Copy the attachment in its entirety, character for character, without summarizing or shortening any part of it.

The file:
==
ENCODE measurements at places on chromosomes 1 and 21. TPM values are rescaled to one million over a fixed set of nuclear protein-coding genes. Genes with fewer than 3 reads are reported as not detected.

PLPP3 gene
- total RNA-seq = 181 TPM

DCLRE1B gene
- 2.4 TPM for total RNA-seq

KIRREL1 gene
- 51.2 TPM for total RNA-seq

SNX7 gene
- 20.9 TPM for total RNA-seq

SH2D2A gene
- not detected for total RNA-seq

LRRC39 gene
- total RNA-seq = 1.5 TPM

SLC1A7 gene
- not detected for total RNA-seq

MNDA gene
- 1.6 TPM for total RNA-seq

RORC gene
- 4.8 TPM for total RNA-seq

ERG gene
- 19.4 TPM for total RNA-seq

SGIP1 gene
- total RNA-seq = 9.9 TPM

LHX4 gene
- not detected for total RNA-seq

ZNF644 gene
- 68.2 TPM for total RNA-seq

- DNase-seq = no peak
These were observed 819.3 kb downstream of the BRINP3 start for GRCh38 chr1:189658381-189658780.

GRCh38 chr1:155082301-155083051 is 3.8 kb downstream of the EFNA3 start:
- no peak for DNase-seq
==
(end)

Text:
ENCODE measurements at places on chromosomes 1 and 21. TPM values are rescaled to one million over a fixed set of nuclear protein-coding genes. Genes with fewer than 3 reads are reported as not detected.

PLPP3 gene
- total RNA-seq = 181 TPM

DCLRE1B gene
- 2.4 TPM for total RNA-seq

KIRREL1 gene
- 51.2 TPM for total RNA-seq

SNX7 gene
- 20.9 TPM for total RNA-seq

SH2D2A gene
- not detected for total RNA-seq

LRRC39 gene
- total RNA-seq = 1.5 TPM

SLC1A7 gene
- not detected for total RNA-seq

MNDA gene
- 1.6 TPM for total RNA-seq

RORC gene
- 4.8 TPM for total RNA-seq

ERG gene
- 19.4 TPM for total RNA-seq

SGIP1 gene
- total RNA-seq = 9.9 TPM

LHX4 gene
- not detected for total RNA-seq

ZNF644 gene
- 68.2 TPM for total RNA-seq

- DNase-seq = no peak
These were observed 819.3 kb downstream of the BRINP3 start for GRCh38 chr1:189658381-189658780.

GRCh38 chr1:155082301-155083051 is 3.8 kb downstream of the EFNA3 start:
- no peak for DNase-seq